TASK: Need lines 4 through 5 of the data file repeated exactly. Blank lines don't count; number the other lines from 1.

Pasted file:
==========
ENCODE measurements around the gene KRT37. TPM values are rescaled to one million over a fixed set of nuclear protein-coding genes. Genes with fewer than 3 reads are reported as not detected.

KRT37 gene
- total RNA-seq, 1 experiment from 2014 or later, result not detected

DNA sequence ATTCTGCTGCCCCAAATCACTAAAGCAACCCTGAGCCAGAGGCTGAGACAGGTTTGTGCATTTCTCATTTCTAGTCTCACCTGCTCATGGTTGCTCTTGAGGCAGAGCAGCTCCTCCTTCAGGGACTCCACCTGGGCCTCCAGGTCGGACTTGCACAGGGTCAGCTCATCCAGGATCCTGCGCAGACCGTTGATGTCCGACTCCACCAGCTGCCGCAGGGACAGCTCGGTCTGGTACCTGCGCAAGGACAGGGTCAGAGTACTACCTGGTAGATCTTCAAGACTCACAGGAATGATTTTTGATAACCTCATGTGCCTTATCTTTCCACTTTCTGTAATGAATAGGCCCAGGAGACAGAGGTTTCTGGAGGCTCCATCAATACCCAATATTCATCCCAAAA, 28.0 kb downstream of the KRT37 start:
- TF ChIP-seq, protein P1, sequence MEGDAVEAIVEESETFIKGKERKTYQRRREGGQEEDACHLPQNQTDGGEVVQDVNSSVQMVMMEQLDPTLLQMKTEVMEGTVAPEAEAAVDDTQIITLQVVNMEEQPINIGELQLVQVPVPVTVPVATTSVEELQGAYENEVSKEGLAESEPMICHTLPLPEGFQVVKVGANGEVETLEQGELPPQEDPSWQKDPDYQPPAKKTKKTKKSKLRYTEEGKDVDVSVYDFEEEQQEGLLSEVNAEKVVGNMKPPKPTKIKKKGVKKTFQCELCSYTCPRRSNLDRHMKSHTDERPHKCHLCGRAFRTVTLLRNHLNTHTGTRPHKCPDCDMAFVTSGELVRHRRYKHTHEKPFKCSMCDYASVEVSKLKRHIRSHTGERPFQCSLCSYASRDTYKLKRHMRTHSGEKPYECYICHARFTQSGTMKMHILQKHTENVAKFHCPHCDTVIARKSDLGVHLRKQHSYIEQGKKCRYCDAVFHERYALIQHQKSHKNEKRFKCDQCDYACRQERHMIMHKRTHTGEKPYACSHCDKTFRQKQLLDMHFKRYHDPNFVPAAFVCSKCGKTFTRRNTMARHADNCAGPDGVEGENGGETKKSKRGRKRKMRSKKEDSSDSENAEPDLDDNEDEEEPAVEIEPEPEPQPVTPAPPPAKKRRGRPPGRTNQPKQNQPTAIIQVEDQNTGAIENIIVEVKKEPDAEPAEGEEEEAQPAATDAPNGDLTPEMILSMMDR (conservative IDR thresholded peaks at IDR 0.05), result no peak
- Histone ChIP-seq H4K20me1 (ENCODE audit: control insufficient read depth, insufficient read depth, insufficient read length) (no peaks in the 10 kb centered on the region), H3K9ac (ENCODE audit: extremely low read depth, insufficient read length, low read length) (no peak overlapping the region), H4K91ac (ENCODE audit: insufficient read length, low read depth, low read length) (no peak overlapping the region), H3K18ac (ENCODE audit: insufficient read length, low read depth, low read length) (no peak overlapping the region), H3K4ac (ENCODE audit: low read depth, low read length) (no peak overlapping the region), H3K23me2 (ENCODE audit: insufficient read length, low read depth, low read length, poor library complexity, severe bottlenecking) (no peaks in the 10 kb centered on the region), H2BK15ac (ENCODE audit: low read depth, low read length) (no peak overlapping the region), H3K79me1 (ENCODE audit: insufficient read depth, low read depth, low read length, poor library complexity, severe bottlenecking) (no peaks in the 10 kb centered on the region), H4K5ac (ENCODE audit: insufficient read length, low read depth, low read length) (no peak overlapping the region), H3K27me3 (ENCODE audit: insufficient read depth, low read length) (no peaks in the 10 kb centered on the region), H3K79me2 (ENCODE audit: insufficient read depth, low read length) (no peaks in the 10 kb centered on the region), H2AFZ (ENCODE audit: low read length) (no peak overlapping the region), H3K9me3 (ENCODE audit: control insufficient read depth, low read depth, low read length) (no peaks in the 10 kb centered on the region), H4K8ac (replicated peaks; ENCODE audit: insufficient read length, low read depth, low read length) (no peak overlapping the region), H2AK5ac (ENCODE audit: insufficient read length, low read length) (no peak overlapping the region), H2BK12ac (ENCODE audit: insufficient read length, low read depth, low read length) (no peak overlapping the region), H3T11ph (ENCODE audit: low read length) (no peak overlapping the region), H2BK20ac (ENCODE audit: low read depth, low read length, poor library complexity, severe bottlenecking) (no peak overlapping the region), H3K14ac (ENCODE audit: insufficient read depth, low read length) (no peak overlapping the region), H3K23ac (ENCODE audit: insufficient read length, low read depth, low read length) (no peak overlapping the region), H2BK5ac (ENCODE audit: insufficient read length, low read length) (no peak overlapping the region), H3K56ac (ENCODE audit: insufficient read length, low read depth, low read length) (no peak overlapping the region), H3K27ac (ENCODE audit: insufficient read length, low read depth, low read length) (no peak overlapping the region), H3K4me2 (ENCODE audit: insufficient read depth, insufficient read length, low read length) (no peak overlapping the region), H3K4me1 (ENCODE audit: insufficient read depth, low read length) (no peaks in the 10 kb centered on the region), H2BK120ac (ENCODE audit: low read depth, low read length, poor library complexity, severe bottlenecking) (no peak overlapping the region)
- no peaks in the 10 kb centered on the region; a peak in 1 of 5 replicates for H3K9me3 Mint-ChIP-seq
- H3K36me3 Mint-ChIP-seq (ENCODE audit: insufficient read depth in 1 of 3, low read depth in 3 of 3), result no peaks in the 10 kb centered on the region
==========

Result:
DNA sequence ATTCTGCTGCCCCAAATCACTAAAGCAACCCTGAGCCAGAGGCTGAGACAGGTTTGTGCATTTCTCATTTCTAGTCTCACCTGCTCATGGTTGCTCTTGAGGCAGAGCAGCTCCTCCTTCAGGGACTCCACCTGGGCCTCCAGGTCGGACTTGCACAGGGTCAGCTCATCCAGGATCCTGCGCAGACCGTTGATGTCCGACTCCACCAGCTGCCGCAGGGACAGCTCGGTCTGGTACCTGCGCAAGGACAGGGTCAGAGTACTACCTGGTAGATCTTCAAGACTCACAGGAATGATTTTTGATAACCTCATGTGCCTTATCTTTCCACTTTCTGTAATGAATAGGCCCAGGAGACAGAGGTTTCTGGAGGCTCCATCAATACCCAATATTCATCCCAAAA, 28.0 kb downstream of the KRT37 start:
- TF ChIP-seq, protein P1, sequence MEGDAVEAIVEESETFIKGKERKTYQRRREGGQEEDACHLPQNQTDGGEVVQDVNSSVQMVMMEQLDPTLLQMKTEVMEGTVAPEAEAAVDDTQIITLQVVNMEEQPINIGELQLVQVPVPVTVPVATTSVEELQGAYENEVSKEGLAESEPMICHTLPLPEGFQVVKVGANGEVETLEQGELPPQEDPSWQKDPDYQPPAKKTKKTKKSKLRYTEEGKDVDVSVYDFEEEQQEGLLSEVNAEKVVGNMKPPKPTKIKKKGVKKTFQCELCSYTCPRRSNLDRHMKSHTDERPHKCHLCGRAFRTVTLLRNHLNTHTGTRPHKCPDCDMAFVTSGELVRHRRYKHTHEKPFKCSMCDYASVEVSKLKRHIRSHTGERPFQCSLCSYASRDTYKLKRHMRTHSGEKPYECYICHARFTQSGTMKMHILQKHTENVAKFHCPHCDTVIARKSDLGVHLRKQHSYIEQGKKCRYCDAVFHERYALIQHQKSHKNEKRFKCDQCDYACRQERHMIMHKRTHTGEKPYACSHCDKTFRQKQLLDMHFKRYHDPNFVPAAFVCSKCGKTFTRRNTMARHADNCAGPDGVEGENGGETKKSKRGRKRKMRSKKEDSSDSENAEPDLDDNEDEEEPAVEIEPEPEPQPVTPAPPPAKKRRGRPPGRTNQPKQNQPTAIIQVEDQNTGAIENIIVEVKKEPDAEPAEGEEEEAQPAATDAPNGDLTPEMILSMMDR (conservative IDR thresholded peaks at IDR 0.05), result no peak